Restoring School Board Options on Contracting Out
- Monday, November 20, 1995
While school boards are asking for more money to build schools, repair current structures and increase teachers' salaries, opportunities to save money are being overlooked. Contracting out, or the subcontracting of services that are needed to keep a school system running, are not usually considered in cost-reducing efforts. School boards are often faced with "make or buy" decisions, such as whether to hire school bus drivers or employ a private transportation company. In public education, the usefulness and importance of these decisions is often ignored by school boards and administrators.
Unfortunately, most school boards are not adequately informed about the underlying issues involved in "make or buy" decisions. Powerful forces have a vested interest in keeping school boards uninformed: the most zealous of which are public education labor unions like the National Education Association (NEA) and the Nevada State Education Association (NSEA), one of its numerous local affiliates. They are intensely opposed to contracting out and have waged an all-out war against any consideration of such proposals. By keeping the services run by the school district, money is kept within the public education system, allowing unions more bargaining leverage in regard to contract negotiations and strikes.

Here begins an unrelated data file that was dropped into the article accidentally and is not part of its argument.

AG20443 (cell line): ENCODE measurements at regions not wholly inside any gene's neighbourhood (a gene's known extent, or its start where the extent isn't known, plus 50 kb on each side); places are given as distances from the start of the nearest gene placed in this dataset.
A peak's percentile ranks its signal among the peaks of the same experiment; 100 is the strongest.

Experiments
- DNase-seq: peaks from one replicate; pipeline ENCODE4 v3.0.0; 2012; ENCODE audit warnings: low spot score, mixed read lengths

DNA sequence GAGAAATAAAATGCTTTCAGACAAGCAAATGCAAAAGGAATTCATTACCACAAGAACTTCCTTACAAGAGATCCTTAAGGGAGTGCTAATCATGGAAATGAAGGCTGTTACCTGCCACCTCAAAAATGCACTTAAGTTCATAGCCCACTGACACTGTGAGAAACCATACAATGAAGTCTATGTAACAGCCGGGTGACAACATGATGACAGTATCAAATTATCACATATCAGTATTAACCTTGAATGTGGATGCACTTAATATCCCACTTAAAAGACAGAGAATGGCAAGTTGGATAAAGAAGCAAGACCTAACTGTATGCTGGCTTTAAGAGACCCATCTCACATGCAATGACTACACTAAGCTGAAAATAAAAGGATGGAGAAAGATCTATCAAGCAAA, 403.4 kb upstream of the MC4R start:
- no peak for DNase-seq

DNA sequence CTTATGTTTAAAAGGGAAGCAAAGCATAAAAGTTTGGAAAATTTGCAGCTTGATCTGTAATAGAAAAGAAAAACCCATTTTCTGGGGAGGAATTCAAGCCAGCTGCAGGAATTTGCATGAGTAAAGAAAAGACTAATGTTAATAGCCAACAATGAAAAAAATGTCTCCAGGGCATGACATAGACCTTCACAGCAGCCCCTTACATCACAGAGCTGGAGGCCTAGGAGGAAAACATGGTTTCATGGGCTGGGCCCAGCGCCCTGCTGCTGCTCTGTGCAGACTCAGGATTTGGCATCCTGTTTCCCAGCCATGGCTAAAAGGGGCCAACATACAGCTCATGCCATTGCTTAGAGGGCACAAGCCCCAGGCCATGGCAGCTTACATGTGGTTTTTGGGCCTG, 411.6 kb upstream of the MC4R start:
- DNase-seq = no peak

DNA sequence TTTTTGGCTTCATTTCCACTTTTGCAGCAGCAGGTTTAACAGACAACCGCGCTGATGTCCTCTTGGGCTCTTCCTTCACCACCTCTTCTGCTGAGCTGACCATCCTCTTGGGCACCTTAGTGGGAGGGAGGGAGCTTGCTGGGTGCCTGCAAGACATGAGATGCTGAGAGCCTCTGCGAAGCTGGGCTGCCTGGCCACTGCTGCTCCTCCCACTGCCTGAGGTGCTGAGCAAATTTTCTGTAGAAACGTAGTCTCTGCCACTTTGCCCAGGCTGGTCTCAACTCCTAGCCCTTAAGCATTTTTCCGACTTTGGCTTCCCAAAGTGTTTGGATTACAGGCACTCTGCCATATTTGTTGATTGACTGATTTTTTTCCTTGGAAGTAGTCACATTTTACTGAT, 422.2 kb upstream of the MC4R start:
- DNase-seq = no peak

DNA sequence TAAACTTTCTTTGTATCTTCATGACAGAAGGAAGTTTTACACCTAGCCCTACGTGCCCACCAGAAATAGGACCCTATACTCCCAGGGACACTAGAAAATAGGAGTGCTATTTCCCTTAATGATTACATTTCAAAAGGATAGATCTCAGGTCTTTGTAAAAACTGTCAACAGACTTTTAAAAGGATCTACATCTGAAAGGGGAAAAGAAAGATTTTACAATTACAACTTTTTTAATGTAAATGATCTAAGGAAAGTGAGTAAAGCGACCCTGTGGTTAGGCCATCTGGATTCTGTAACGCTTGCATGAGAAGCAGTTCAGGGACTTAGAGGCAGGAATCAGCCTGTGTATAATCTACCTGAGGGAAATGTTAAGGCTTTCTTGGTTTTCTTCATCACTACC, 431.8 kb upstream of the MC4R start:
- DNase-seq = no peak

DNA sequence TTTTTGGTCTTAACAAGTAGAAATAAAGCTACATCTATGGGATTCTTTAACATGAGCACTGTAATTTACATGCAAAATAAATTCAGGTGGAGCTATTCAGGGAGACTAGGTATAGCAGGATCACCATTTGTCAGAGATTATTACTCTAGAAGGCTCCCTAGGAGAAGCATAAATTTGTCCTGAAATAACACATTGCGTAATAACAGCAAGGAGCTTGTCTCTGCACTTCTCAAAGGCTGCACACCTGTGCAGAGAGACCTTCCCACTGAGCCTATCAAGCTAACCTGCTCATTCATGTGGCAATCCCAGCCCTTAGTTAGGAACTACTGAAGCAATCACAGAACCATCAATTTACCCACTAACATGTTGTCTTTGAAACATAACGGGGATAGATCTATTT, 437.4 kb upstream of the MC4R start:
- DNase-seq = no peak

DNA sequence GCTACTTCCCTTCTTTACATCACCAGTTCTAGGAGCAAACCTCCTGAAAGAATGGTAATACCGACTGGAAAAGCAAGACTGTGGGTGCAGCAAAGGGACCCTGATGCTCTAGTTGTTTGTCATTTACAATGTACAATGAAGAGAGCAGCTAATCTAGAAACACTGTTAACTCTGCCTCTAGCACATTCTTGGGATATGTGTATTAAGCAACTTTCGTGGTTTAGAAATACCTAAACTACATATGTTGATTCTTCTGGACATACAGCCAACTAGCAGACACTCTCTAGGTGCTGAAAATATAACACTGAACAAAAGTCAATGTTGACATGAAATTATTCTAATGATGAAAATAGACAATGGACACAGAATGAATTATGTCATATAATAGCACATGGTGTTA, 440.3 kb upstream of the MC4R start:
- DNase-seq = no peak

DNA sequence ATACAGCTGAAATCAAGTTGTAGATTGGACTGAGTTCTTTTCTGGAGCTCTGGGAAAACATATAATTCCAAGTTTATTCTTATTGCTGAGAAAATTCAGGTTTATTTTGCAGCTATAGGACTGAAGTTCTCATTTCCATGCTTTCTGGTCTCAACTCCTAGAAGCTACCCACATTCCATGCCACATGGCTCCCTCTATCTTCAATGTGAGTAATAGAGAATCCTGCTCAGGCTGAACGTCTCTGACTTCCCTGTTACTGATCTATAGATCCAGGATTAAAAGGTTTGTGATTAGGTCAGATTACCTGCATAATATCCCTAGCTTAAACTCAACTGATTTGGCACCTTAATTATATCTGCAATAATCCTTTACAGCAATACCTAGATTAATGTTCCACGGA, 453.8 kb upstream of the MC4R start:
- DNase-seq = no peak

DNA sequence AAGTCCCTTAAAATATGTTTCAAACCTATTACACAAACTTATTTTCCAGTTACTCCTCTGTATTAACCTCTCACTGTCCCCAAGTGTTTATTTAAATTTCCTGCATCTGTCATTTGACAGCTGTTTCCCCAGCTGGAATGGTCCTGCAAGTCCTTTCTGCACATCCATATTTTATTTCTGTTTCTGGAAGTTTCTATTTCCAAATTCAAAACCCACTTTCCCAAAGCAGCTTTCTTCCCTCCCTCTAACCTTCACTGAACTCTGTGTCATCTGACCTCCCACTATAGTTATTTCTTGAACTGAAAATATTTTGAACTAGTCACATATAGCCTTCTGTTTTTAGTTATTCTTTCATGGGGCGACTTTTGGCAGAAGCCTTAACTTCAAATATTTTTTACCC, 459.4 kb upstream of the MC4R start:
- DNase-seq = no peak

Further, the NEA is currently in the process of establishing a Center for Educational Support Personnel. This would allow all bus drivers, cafeteria workers, and other school supporting staff into the union and therefore expands the union's financial base and membership dues. Contracting out any of these services would take away from future union membership. The NEA, along with the American Federation of Teachers (AFT) and the AFL-CIO, are utilizing every dimension of union operations to campaign against contracting out.
The NEA has already published two manuals on how to prevent contracting out. They include warning signs that privatization might be imminent and how to use collective bargaining to prevent it, legal strategies useful in blocking contracting out attempts as well as some questionable, possibly illegal, methods to use should the first two options fail. Far from being a strictly American problem, their campaign against privatization of schools services is being played out internationally, as well.
Contracting out services is not necessarily the best answer to saving money under all circumstances, but it is an option worth considering. If the option is not available to school boards, then the taxpayer, and ultimately the children, will lose.